Chuck Koplinski: Acting makes 'Dallas Buyers Club' among year's best

Chuck Koplinski: Acting makes 'Dallas Buyers Club' among year's best

Very little was known about HIV or AIDS in 1985 when Ron Woodroof was diagnosed as having contracted the virus.

Research was underway to find out how the spread of this scourge could be arrested or cured, but the initial solutions that pharmaceutical companies came up with were desperate shots in the dark that did nothing but stoke the frustration of the afflicted — and sometimes worsened their condition.

The last thing those with the disease wanted was to be used as a guinea pig, and yet, that was the only hope many of them had.

Jean-Marc Valee's "Dallas Buyers Club," one of the most vital American films of 2013, tells Woodroof's story and is propelled by a palpable sense of anger aimed squarely at the Reagan administration's indifference to the crisis, the various pharmaceutical companies' pursuit of profit at the expense of others' health and the rampant fear and ignorance that prevented a wider public outcry about the injustice that occurred.

And from all of this came an unlikely hero in Woodroof, a bigoted, immature young man whose reckless lifestyle on the rodeo circuit — he was a drug user and not averse to casual sex — led him to his desperate situation and forced him to look at the world around him in a more liberal, proactive manner.

As portrayed in the movie, Woodroof, brought to life by Matthew McConaughey in the performance of his career, is a man on a mission. Given only 30 days to live after being diagnosed, he quickly educates himself about the disease and the treatment available, only to realize that his options are few and contradictory.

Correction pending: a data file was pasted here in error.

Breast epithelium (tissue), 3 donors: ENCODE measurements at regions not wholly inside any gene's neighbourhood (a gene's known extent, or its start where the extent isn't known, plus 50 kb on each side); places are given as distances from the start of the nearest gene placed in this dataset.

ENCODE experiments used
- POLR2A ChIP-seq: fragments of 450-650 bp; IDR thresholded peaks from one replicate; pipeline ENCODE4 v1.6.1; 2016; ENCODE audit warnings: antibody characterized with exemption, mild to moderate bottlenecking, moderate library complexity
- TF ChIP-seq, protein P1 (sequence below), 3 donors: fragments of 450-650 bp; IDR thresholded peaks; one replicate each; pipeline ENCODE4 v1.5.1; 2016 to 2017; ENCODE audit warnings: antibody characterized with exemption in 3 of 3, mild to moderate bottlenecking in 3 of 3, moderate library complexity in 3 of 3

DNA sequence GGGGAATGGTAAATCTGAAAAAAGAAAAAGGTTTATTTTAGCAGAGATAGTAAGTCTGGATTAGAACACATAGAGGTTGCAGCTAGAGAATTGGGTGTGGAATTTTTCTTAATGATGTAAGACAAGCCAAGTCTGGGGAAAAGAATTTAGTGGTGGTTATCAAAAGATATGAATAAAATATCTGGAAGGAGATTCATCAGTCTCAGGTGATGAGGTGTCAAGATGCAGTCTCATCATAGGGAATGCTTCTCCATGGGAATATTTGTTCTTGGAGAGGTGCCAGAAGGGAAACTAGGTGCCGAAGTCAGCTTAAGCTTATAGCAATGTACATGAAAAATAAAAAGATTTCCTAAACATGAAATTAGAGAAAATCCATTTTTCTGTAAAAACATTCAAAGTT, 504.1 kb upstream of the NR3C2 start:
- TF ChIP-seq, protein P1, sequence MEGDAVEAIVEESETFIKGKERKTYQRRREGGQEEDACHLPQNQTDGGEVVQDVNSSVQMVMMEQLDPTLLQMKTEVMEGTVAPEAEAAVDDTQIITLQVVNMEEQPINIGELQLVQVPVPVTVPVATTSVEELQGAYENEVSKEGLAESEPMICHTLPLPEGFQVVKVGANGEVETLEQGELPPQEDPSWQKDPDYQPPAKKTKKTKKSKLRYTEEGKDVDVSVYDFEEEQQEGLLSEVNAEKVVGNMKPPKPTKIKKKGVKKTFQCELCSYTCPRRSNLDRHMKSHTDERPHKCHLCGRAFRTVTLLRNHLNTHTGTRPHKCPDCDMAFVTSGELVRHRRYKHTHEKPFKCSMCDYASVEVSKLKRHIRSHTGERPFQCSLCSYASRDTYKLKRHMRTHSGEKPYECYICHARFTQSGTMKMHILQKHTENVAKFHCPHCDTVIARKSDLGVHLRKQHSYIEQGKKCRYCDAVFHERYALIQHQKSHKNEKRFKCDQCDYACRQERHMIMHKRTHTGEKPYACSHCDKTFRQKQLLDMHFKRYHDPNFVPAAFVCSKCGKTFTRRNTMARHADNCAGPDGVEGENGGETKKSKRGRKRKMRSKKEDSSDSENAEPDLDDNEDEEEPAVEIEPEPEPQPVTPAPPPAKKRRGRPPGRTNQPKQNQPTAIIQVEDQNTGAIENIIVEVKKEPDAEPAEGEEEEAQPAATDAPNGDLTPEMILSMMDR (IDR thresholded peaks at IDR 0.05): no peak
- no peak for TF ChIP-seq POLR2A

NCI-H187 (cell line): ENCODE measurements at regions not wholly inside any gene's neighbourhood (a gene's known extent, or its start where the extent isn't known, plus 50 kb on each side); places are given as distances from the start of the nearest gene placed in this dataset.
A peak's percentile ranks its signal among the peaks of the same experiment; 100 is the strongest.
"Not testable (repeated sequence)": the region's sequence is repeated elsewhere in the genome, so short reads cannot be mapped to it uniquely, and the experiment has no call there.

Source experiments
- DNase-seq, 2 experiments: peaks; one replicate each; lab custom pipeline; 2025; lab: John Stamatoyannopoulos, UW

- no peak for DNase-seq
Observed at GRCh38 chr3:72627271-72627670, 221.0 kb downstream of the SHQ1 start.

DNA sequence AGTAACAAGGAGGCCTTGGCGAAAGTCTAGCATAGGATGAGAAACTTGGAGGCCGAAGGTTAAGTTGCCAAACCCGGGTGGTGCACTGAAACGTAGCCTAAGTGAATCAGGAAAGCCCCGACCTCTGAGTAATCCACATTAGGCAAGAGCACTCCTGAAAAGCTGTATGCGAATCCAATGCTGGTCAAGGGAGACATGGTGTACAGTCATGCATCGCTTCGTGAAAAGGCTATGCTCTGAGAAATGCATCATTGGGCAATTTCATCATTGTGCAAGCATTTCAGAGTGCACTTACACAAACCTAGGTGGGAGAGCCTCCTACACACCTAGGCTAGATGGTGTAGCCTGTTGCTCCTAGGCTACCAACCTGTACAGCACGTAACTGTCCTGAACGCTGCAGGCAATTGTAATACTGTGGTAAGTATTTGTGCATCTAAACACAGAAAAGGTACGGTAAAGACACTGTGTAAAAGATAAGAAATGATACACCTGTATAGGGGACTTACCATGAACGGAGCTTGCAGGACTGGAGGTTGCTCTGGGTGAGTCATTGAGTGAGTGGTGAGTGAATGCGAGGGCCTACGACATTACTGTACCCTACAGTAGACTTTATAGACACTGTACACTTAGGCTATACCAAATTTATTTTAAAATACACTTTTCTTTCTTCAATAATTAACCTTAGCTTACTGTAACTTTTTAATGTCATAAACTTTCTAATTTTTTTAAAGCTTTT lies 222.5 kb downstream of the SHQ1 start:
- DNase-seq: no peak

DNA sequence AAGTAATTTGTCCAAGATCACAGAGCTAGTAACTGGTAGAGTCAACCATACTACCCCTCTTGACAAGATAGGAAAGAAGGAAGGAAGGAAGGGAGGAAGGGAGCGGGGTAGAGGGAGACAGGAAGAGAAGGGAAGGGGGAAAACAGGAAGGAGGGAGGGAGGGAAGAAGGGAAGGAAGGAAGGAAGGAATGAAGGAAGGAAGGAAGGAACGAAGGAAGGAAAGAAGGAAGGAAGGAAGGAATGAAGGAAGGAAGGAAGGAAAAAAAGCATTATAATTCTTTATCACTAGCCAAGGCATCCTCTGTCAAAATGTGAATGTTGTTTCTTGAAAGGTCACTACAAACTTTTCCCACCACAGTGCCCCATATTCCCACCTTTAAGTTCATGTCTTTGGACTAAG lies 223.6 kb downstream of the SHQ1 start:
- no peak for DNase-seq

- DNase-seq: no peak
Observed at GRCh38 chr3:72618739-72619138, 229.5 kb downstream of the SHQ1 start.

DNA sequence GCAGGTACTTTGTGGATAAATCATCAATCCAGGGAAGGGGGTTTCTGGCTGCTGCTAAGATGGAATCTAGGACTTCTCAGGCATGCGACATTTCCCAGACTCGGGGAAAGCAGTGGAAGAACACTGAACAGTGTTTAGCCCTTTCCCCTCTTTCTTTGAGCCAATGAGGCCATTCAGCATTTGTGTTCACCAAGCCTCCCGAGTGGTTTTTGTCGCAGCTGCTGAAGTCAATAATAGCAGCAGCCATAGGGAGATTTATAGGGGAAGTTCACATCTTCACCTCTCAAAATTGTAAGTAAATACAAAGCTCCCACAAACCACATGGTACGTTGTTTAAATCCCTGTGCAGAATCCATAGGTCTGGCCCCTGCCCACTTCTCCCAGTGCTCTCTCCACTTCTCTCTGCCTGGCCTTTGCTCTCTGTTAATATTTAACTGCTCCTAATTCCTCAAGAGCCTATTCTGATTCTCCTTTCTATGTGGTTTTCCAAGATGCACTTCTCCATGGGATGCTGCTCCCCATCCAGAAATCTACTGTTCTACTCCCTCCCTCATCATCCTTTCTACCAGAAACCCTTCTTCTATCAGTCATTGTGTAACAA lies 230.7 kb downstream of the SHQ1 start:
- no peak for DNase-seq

Told that the experimental drug AZT is his best hope, Woodroof procures it by scrounging in hospital garbage bins for cast-off samples — only to find out that this medicine does more harm than good.

A trip to Mexico brings him in contact with Dr. Vass (Griffin Dunne), who starts him on a regimen of vitamins, minerals and herbs, which does wonders. Other supplements help as well, but as they are not FDA-approved, Woodroof cannot get them in the United States, so he does what any dying man would do and smuggles them across the border. To raise money for his continued treatment, he begins to sell this medicine to other victims, only to run into interference from shortsighted authorities.

So Woodroof and his lawyer come up with a plan to set up a buyer's club in which people pay monthly dues to belong and then are given these supplements as a perk of being a member.

The film does a good job of juggling the battles Woodroof fought with the FDA for the remainder of his life with his complex personal issues as well. His striving to have a relationship based on mutual respect with a woman — in this case, Dr. Eve Sacks (Jennifer Garner) — is interesting if not the most engaging aspect of the film, while his growing friendship with a transvestite named Rayon (a fantastic Jared Leto) proves to be the most poignant.

McConaughey and Leto are wondrous to behold. In a year filled with strong male performances, theirs might be the best because, quite simply, they're taking far more chances on screen than their counterparts.

In the past two years, McConaughey has consciously changed his big-screen persona, yet he ventures further still, playing an initially unsavory character who comes to accept his lot in life and responds heroically in the face of tragedy. Sure, the actor transforms himself physically, but the emotional depth he brings to Woodroof is what makes this a unique and special performance.